Dinner theater game. Motel of the mysteries.
First dream. The Fort Bragg (CA) Denny’s has its south section traded for the north part and there are no windows except across the street side. Juanita and I are in a back corner booth. The waitress is playing a theater game where she brings imaginary things and pretends to put them down in front of us. She asks if there’ll be anything else. Juanita says something funny that I don’t understand, something food-sounding but not food. The waitress pretends to write this on her imaginary pad, turns to me, says, “And what can I bring you?”
I say in a rush exactly this: “Either a fearsome disaster of flood and fire where everyone’s running and screaming and burning and drowning, or a giant fat rocketship full of people, that’s so big everyone thinks it’s the entire world.” (For the second part of that I have in mind the colony ship in /Universe/ by Robert Heinlein, whose first line is, “Look out! There’s a mutie!”) I pretend to close an imaginary menu. The waitress says, “Right away,” and goes away as if to get that.
Next dream. I’m on my back, my eyes closed, with a blanket or a coat on me. I hear Juanita and one of her friends from the Ren Faire or the Dickens Faire chatting cryptically. I’m not sure where we are, so I imagine I’m who I was years ago and I’ve just woken up in the present day, here in the future (of 2000? 2010?), and try to figure out from clues where I am and how I got here and evaluate this future I’m in. (I do this sometimes when I wake up in real life.)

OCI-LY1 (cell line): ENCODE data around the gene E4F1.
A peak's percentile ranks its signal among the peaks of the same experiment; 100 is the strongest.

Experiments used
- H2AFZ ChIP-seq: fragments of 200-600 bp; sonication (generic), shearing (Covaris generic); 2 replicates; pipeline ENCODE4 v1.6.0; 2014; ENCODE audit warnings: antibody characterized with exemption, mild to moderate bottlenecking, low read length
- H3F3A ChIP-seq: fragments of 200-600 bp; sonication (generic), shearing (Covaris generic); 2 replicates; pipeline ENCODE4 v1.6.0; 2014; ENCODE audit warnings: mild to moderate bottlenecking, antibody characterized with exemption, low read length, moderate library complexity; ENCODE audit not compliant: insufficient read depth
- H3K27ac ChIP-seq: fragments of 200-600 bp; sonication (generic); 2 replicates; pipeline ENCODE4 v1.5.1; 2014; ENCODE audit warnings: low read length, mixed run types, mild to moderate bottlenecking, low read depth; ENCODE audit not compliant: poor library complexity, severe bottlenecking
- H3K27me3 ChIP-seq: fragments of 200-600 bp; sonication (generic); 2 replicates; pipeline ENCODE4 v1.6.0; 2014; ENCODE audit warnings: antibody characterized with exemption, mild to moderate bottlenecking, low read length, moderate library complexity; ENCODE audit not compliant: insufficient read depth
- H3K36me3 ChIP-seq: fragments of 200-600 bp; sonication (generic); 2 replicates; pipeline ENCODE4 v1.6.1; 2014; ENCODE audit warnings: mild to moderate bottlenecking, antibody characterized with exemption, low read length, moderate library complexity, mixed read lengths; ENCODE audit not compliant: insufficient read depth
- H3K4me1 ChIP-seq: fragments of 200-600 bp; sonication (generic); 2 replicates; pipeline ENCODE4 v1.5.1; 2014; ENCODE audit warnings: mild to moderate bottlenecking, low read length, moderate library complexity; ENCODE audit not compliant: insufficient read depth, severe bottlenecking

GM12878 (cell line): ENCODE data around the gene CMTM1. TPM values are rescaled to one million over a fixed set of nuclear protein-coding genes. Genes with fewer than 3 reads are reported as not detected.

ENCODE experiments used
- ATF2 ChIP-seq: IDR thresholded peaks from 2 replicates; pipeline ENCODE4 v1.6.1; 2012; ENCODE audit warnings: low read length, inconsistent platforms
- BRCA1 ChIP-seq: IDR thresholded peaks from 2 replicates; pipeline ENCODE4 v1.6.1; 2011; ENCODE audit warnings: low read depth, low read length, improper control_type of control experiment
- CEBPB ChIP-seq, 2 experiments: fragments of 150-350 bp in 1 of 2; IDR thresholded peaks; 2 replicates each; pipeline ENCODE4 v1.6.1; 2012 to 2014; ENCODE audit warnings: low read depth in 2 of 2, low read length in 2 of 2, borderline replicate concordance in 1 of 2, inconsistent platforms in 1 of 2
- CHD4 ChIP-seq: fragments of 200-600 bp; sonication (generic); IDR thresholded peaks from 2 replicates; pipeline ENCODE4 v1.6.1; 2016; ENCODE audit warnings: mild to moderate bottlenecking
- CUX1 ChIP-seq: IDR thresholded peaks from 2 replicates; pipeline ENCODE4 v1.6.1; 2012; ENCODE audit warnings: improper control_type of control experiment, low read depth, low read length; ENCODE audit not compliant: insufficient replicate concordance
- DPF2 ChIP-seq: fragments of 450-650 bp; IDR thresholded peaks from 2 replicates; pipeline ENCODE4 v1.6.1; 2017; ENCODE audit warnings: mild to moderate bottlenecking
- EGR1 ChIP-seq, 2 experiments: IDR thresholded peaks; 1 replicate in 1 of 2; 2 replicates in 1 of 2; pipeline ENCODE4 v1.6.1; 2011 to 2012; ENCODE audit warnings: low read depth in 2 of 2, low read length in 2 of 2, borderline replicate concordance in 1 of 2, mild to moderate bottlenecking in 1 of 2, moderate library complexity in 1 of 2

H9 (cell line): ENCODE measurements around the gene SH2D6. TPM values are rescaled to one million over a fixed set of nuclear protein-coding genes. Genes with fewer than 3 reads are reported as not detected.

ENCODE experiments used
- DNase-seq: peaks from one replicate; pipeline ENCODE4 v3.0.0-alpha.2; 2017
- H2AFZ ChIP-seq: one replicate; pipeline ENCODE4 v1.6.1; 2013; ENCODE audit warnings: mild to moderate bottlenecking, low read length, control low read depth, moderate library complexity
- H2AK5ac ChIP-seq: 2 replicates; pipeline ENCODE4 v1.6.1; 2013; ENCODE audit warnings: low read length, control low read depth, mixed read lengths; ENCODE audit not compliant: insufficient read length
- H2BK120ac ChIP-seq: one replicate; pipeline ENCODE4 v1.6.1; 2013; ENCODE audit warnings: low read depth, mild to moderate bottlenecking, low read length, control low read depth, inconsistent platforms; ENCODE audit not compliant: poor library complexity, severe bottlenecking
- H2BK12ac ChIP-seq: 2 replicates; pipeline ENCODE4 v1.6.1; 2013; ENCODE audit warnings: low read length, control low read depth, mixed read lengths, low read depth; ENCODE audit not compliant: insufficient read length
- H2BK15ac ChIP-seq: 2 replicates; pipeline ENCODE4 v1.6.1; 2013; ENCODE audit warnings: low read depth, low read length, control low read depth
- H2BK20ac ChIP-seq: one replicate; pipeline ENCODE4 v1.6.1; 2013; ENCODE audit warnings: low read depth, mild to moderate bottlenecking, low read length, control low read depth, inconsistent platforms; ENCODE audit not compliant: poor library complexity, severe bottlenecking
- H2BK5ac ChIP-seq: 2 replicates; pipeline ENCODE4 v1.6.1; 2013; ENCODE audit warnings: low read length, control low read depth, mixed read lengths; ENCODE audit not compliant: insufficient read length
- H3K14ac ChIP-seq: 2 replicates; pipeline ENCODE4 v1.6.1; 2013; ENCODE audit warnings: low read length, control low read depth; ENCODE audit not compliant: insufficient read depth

Open my eyes. The ceiling is white bumpy sprayed acoustic paint. Turn my head left. This is a motel room. There’s a teevee in a big wooden cabinet, on but with the sound off: in it, a man and a woman take turns talking to the camera from behind a desk. (So far the future is not much of an improvement over, say, 1975.) Turn my head right. Juanita is next to me in bed, young, in her twenties. (I don’t see the other girl.) So it’s, what, 1985?
I get up, find pants and put them on, look out the window. We’re on the second floor of a motel. Because of the walkway and solid slat rail I can’t see cars on this side of the parking lot, but there’s a white van and a white ’90s Toyota Camry on the far side.
Part of the situation becomes available: we’re someplace in Central California — Bakersfield or Fresno; I’ve put my name and bank card on the register for the room, we’ve already been here for at least a day, and I feel that Juanita’s dragging her feet about accomplishing what we’re in town for. I interrupt her conversation with her friend (who is where?), to say, “I only have like 200 in my account.” Juanita looks at me like, /That’s plenty. Don’t worry about it./ I look at her like, /It’s not. We have to be out before noon./ I wonder, /how/ are we here? Which of the cars either of us has ever had (in real life or dream-familiar life) did we come here in? Keys? No keys, so I’m looking forward to the surprise of it being one of my favorites, like maybe the aqua 1964 Rambler — or the gray ’77 Toyota Corolla I got for a dollar from Sandra when she died of cancer. I just have to go out… look over the rail… No cars on this side. Hmm.
I woke up with the song /Brother Louie/ playing in my head. Here: